I had eagerly watched the scene; and now, strange to relate, that the danger and excitement was over, I was seized with a violent tremor. After a time, however, when my nerves had become somewhat composed, I pushed down part of the inclosure, and, though crippled, crawled on all fours up to the carcass. Having ascertained that life was extinct, I scrambled on to the back of the defunct elephant, where, like a schoolboy, I seated myself in triumph.
By this time the day began to dawn. Being within hearing of the camp, and feeling chilly, I shouted to my people to bring some fire. But, though I received no answer, I could distinctly hear them in earnest conversation, as if discussing some weighty matter. I shouted again and again, but with no better success. Being convinced they must have heard me, I was puzzled and vexed at not receiving a reply. At last, after having waited fully a quarter of an hour, I observed a number of flickering lights, resembling so many will-o'-the-wisps, and soon afterward I was joined by my men. The mystery of their unaccountable silence to me was presently explained. It appeared that on first hearing my shouts, which they took to be cries of distress, they were struck with fear and astonishment; and, as the shouts proceeded from a rather different quarter to that where they had left me on the previous evening, they were led to suppose that some savage beast had carried me away. Their own loud talking, it seemed, had arisen in debating in what manner they could best assist me. I could not help saying to myself, "How brave and considerate!"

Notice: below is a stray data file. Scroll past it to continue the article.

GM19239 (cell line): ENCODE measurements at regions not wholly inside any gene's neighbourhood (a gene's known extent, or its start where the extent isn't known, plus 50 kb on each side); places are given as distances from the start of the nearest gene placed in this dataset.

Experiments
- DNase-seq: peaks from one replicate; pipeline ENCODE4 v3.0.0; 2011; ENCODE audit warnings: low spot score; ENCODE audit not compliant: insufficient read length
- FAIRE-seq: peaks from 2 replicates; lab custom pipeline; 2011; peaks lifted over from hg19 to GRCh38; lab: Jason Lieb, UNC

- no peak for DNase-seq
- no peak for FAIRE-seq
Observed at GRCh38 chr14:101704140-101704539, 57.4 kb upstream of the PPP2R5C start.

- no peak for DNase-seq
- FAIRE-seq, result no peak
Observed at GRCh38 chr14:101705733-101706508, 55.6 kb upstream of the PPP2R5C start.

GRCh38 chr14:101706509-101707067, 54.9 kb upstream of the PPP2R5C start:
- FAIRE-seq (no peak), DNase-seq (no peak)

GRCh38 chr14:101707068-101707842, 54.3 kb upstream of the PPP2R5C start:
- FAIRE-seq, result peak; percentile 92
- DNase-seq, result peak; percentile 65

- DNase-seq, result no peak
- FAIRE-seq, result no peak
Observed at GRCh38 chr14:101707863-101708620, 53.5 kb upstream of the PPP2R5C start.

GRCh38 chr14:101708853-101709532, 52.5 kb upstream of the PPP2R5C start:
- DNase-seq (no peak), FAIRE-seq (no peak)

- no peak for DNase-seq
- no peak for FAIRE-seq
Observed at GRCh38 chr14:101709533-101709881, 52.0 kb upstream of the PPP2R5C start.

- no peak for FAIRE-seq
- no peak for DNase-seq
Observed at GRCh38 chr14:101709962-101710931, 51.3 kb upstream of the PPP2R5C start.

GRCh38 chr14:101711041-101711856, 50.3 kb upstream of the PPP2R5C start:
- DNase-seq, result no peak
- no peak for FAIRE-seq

There was now no want of flesh, and the result was great rejoicings. The report of my success spread like wildfire, and the animal was scarcely cold before scores of hungry Bushmen—like so many vultures—had assembled to participate in the feast. Before noon, with the exception of the sternum, the head, and some of the larger bones, every vestige of the giant beast had disappeared. The way in which